“I believe green hydrogen’s connection with wind will help push the industry forward,” he said. “Over the past few years, wind has taken a backseat to solar, however, the shift toward wind projects is happening.”
The production of green hydrogen is going to be important, not just to established industrial areas in North America, but also in developing countries around the world.
Bringing in the Right People
As the wind industry has evolved, it has become even more important to Andrews and his team that Bureau Veritas continues to hire and train the right people.
“We have to understand the new technologies and the regulations that governing bodies have in every part of the country, including federal and local,” he said. “This deep understanding enables us to confidently represent and advise our customers with full visibility.”
“We’re not a technology company — our commodity is our people,” Andrews said. “And it’s really important for us to continue to evolve and stay ahead of the curve. The only way we can do that is to upskill our existing team and bring in the right people.”
That means that companies can trust Bureau Veritas’ experts who are there at the beginning of a project to address any issues or problems that a customer may have, according to Andrews.
“Our people work closely on projects with owner-engineers to assess the situation and provide strategic guidance, particularly focused on quality management and quality systems,” he said. “Often our clients are not hiring people internally, so we can help provide this expertise and serve as an extension of their team.”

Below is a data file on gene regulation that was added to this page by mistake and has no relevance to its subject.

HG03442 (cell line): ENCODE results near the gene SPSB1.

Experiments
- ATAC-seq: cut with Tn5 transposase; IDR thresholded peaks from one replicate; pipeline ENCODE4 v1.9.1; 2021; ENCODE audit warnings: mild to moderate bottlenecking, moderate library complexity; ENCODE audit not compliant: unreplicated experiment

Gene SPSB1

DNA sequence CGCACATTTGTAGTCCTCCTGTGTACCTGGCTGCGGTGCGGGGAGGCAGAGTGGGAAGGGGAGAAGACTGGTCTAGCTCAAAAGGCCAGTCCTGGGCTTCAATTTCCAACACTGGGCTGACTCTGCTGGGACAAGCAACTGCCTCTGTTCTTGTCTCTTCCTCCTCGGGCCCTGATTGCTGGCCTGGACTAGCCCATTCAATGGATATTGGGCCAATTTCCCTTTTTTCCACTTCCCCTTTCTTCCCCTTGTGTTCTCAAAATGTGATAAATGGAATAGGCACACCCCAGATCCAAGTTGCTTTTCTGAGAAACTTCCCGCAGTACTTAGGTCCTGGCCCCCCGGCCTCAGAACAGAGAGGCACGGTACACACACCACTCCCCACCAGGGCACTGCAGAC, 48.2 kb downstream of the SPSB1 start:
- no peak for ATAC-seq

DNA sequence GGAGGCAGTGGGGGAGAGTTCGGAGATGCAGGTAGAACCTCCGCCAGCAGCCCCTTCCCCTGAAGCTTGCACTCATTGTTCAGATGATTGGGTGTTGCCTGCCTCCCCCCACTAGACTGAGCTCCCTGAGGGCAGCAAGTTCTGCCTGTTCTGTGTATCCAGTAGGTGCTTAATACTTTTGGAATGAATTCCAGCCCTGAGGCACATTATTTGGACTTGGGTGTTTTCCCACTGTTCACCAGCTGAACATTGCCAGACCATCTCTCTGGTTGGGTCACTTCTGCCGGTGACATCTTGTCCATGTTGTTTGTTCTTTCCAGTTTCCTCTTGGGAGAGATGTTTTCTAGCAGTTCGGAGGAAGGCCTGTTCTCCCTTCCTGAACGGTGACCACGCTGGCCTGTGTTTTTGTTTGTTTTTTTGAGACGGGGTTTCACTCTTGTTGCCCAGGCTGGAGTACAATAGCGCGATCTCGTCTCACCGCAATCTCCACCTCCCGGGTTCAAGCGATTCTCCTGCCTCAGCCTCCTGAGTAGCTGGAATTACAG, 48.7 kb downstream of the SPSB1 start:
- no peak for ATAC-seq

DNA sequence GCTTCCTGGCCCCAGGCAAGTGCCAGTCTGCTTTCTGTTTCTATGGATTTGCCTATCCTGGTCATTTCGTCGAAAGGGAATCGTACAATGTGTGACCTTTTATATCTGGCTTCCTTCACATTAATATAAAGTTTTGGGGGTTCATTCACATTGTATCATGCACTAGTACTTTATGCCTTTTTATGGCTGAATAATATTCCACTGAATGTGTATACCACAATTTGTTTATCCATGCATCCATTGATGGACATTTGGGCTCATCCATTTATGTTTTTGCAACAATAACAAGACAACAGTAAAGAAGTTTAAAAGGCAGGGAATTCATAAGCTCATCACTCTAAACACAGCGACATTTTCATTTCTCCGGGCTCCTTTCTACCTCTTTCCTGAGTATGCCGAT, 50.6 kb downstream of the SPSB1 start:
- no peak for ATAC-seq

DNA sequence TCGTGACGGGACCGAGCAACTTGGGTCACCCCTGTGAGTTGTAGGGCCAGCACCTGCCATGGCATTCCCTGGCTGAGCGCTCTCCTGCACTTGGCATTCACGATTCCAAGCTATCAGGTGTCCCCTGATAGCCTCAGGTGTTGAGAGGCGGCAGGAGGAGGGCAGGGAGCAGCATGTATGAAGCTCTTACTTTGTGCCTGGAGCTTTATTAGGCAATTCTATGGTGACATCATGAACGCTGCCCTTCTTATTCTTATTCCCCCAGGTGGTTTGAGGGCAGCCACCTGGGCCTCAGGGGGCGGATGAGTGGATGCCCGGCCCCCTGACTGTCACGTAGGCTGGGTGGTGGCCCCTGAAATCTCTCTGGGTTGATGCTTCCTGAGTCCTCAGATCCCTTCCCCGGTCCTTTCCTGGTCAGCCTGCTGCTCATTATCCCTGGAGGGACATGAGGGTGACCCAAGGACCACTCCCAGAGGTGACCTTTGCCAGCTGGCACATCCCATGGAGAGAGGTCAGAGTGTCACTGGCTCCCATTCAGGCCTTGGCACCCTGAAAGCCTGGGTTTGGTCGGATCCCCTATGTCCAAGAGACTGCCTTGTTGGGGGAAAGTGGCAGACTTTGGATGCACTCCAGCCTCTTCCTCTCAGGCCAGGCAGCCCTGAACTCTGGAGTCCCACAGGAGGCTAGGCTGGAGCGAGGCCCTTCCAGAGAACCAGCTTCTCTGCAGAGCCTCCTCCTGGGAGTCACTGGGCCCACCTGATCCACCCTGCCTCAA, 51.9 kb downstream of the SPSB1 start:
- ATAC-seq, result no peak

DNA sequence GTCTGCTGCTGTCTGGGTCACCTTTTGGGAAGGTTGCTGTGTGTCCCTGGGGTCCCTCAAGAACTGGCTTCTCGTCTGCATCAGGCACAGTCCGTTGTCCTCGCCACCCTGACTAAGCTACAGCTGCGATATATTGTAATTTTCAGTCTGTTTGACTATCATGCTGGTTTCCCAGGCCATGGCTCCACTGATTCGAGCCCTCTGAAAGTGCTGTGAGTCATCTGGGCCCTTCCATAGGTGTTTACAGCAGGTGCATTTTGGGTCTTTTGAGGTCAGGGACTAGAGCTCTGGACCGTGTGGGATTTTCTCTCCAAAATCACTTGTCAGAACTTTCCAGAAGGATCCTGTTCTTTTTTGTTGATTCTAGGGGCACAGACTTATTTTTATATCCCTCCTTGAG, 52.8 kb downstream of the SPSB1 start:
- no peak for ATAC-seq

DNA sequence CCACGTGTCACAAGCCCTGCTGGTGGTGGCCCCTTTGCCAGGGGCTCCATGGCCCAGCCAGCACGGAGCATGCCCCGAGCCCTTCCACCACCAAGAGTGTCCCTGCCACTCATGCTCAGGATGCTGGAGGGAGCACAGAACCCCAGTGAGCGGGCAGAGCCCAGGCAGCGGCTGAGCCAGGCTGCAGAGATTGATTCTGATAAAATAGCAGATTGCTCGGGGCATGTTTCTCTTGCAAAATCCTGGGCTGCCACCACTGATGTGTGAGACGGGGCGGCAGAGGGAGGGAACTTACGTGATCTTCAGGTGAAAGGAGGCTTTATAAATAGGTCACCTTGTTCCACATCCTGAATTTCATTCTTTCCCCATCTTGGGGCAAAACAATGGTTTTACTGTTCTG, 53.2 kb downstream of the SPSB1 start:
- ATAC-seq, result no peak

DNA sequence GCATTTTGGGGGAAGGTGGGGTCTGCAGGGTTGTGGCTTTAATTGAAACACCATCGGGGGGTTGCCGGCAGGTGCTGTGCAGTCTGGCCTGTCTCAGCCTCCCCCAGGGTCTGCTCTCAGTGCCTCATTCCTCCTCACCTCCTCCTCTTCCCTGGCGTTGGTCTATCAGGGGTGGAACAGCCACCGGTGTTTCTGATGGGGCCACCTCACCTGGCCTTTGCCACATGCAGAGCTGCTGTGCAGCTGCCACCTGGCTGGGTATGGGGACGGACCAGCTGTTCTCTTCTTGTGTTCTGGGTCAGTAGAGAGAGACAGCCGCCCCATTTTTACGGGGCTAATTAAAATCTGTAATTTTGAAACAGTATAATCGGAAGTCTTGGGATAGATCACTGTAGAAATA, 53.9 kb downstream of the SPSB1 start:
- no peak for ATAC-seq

In order to stay ahead of the curve for its clients, Bureau Veritas’ power and utilities group is more proactive than reactive, according to Andrews.
“We have to stay in front and understand what’s coming down the pipeline and have designated experts staying on the pulse of new technology and regulations,” he said.
Keeping that proactive edge is going to be paramount for Bureau Veritas as it moves into the future, according to Andrews.
“I think that these next eight to 10 years are going to be highly pivotal moments — similar to what we saw in the age of the internet,” he said. “The renewable space is going to continue to grow and boom. I think we’re going to see new technologies enter the marketplace and battery advancements will be critical.”
But with any industry going through massive growth, there are also challenges that must be addressed, according to Andrews.
“For example, the supply chain will continue to be a huge factor. Bureau Veritas offers solutions to help organizations combat supply chain challenges,” he said. “Our team can educate our clients on where certain products are derived from and assess the quality. We ask important questions like: Is that a qualified source? Do they have their own quality systems? What type of factory? Where are the locations?”
Bottom line is that keeping the wind-energy industry growing is a monumental task, but it’s one Andrews said the people who make up Bureau Veritas are more than prepared to take on.
“We’re a leader in this industry because of our people, and I’m proud to be a part of that,” he said. “Over the next eight to 10 years, the sky’s the limit, and Bureau Veritas will be at the forefront.”
More info: www.bvna.com